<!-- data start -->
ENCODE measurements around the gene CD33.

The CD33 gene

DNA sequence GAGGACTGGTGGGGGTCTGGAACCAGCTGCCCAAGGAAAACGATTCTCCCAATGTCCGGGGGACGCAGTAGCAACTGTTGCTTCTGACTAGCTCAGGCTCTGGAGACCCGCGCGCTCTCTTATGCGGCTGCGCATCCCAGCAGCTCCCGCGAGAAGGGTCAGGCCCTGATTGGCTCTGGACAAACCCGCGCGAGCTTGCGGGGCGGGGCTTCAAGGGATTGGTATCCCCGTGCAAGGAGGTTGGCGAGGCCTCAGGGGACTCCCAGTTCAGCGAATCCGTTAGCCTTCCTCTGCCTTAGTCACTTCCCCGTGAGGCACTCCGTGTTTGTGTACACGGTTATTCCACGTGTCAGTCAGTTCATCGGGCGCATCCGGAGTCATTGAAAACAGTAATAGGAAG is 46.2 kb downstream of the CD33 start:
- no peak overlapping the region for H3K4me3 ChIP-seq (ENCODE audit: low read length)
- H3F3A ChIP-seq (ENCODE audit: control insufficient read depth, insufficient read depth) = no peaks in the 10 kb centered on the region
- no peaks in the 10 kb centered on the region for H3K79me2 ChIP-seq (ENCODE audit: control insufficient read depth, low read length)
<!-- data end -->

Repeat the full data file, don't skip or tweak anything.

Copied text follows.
ENCODE measurements around the gene CD33.

The CD33 gene

DNA sequence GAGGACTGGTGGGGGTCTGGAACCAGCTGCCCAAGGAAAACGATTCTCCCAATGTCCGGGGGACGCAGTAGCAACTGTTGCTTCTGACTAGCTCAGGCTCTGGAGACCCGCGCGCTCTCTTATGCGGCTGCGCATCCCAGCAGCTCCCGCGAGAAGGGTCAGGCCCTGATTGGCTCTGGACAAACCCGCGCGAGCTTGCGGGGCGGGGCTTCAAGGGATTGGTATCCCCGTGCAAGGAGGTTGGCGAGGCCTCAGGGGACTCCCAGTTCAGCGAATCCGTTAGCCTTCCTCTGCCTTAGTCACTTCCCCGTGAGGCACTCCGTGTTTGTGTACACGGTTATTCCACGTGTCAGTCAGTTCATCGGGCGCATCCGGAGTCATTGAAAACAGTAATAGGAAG is 46.2 kb downstream of the CD33 start:
- no peak overlapping the region for H3K4me3 ChIP-seq (ENCODE audit: low read length)
- H3F3A ChIP-seq (ENCODE audit: control insufficient read depth, insufficient read depth) = no peaks in the 10 kb centered on the region
- no peaks in the 10 kb centered on the region for H3K79me2 ChIP-seq (ENCODE audit: control insufficient read depth, low read length)